Majority Of College Students Recommend Talking To Professors Before Attending

February 18, 2016



College tour season is just around the corner, and AdmitSee knows both parents and high school juniors must have a lot of questions. While university-run campus tours can be helpful, we have found that the majority of students think speaking to professors at their perspective colleges is a far more valuable experience. See why these successful college students highly recommend taking the time to schedule appointments with professors on your college tour!

EmmaKS9118 (Miami University - Oxford ‘19): When you make campus visits, send emails a few weeks ahead of time to the heads of your future major’s departments and introduce yourself. Ask for a meeting with them or another member of their department on the day of your visit. Get to know the professors you may be taking classes from and ask questions to get a better feel for what makes their program special, unique, successful, et cetera. For example, ask about class sizes, the angle the program takes on the subject, whether there are special internships or other enrichment opportunities, where recent alumni have gotten jobs or attended grad school. A lot of this information can be found online, sure, but it’s so much more valuable to hear the details from the professors directly.

BeleBull: I am interested in a very technical field, yet I am attending a liberal arts college. I had a ton of questions about how a Bachelor of Arts would look in my field, so I emailed a bunch of professors, inquiring about how their program prepared students for the working world. Professors are usually really nice about answering your questions and they will often refer you to other people if they don’t know the answer.

spacelover17 (Princeton ‘19): When I visited Princeton, I arranged an appointment with one of the professors there (I actually met with the department head, Dr. Bahcall) and after a wonderful conversation with her in which I learned a lot about the program, she told me to tell her when I applied and she’d mention our conversation. Of course, getting a recommendation like that doesn’t always happen, but meeting a professor in the department can really provide a lot of insights to the program at the university that brochures and websites can’t give you.

epasquale (Duke ‘19): Before I visited certain universities, I found certain programs I was interested in and sent the professors an email with specific questions I had, asking them about potentially observing or participating in their class. For example, before I visited Duke I emailed the dance department asking about their program and set up a time to meet with a professor to ask specific questions and arranged taking a class. I also emailed professors about sitting in on a psychology lecture during my visit to get a feel for what a science lecture is like at Duke.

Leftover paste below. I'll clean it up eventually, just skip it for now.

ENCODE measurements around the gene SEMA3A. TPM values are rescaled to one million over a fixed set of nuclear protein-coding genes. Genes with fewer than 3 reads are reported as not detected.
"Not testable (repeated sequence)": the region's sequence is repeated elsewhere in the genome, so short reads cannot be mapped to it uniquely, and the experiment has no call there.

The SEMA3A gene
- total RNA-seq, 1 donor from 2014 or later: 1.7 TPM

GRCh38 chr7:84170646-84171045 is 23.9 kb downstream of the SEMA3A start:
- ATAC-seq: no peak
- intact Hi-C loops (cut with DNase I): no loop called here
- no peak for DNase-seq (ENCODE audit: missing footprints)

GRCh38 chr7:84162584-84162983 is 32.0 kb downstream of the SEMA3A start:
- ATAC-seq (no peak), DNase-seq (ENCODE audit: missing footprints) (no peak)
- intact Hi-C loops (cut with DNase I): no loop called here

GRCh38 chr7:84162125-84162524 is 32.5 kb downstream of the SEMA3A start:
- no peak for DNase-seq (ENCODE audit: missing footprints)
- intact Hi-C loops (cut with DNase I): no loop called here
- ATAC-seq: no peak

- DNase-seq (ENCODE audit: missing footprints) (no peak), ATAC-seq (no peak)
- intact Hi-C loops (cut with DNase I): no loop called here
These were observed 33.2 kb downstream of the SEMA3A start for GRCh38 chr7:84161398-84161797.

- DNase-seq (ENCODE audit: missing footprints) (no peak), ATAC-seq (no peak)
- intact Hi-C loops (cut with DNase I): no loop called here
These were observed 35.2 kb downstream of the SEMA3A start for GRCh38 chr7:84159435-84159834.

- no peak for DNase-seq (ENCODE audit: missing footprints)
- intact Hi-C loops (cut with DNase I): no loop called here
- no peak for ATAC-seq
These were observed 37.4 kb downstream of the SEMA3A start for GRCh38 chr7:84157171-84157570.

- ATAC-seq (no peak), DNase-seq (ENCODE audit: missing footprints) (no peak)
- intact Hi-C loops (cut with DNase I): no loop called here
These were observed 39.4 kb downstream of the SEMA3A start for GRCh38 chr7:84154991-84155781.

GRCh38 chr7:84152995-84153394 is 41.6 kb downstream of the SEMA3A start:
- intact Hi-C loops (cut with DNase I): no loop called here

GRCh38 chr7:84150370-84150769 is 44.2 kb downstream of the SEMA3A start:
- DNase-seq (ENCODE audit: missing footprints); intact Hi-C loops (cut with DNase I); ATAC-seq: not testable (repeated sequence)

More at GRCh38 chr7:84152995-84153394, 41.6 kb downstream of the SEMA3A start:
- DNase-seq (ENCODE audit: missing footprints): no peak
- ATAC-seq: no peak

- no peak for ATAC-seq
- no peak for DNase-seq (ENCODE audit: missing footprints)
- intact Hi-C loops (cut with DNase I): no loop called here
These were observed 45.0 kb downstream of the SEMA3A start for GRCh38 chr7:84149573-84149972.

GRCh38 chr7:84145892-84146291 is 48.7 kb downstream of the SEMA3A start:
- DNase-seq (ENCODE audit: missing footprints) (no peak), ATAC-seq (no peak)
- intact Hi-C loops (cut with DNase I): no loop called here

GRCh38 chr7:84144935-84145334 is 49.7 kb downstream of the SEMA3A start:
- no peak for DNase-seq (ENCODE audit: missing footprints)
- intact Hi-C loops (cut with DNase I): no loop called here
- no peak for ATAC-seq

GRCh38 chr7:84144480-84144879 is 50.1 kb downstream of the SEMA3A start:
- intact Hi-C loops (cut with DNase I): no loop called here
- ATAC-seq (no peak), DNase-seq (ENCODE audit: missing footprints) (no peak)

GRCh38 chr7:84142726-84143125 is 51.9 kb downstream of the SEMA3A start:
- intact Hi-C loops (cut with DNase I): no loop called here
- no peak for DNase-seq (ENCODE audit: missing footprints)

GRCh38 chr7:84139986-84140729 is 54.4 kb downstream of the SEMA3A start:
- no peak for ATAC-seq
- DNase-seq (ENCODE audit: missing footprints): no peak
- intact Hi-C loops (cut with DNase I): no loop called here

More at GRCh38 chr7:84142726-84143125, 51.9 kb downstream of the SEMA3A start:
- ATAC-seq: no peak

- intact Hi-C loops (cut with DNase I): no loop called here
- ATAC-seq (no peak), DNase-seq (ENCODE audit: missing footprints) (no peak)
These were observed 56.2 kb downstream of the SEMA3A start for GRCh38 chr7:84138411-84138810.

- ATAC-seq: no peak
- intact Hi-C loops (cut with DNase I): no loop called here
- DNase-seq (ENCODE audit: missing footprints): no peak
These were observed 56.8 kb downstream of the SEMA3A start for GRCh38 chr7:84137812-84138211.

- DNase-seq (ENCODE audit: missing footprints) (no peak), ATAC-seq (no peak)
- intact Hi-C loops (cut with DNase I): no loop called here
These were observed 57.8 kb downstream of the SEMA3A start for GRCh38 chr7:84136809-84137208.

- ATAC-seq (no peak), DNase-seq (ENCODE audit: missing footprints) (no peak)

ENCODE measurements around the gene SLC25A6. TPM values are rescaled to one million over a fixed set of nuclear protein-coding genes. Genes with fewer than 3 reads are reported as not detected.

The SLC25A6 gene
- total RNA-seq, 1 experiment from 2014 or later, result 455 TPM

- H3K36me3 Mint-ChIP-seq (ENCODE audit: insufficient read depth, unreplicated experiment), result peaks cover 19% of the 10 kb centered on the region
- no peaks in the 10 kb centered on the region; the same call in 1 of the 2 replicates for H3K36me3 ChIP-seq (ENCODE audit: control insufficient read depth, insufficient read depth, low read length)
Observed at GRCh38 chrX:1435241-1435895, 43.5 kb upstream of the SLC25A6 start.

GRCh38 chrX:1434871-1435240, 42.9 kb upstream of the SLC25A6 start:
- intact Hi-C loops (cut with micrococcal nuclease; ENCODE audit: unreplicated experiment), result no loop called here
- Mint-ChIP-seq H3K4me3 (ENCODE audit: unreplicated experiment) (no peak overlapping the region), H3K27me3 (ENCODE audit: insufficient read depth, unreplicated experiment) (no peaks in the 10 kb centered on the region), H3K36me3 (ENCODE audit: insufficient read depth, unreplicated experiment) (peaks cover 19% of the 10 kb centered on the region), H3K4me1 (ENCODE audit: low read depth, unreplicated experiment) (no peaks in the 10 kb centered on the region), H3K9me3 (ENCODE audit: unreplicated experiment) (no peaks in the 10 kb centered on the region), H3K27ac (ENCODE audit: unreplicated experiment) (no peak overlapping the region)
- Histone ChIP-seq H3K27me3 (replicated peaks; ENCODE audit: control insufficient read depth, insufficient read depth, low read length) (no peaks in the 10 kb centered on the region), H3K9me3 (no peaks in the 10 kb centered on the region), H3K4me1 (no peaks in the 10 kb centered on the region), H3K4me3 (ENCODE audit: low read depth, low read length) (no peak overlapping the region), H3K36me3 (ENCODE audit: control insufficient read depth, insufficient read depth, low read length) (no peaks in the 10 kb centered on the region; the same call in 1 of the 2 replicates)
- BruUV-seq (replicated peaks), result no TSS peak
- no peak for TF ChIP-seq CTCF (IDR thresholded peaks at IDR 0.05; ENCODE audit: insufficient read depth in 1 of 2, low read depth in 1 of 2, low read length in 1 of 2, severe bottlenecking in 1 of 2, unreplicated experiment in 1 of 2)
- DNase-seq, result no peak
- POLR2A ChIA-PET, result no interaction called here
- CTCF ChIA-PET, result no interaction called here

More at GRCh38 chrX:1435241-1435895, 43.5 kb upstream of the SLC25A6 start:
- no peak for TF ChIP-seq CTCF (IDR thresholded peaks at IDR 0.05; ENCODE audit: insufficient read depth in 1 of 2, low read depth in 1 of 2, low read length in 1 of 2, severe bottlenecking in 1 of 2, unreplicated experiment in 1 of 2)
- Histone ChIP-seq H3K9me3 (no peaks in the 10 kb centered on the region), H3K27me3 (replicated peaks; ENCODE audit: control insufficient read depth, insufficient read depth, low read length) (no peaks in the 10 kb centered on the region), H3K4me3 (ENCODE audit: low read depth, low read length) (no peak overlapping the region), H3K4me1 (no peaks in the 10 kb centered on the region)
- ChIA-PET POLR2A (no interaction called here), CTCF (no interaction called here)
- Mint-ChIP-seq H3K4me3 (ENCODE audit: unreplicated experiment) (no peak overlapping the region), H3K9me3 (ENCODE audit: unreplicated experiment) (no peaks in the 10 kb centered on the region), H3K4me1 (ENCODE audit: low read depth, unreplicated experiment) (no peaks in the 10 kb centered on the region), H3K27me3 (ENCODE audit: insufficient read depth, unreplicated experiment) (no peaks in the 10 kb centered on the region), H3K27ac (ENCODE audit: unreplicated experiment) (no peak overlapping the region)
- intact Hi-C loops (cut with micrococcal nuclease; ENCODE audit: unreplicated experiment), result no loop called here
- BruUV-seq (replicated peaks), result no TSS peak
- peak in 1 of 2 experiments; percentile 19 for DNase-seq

cjjo96I met with a professor in my prospective major’s department before I applied to Barnard. She was awesome and gave me lots of really interesting and useful information. I don’t know whether that meeting had any impact on my actual application, but it definitely helped me choose to apply ED to Barnard. I think that reaching out to professor’s is primarily beneficial in helping you learn more about the school. I am sure the admissions office likes to see an email from a professor saying that you’re fabulous, but I doubt it’ll make or break you. If you want to know more about departments or just dynamics between student and professor though, its a great idea to reach out!

Whether you’re just starting your search or you’re looking for help applying, it’s never too early to make the college application process easier. Search to find students like you or contact a mentor for help with the admissions process so you can narrow down your choices and get a head start.


About The Author

AdmitSee Staff
AdmitSee Staff

​We remember our frustration with applying to college and the lack of information surrounding it. So we created AdmitSee to bring much-needed transparency to the application process! Read more about the team here.

Browse Successful Application Files

Duke ‘18

Accepted to Duke, UPenn, Florida

Duke University, Class of 2018. Currently an Economics major after starting out as a Mechanical Engineering major.
Princeton ‘19

Accepted to Princeton, Columbia, Brown, Duke, Emory, JHU, Cornell

Pre-med, musician, first-gen, scientist.
Princeton ‘17

Accepted to Princeton, CMU, Columbia, Cornell, Stanford, Brown, Dartmouth, UPenn

Current Engineering Student with a wide array of interests in sports and
Duke ‘21

Accepted to Duke, Binghamton

Aristotle said, "A friend to all is a friend to none." I disagree.

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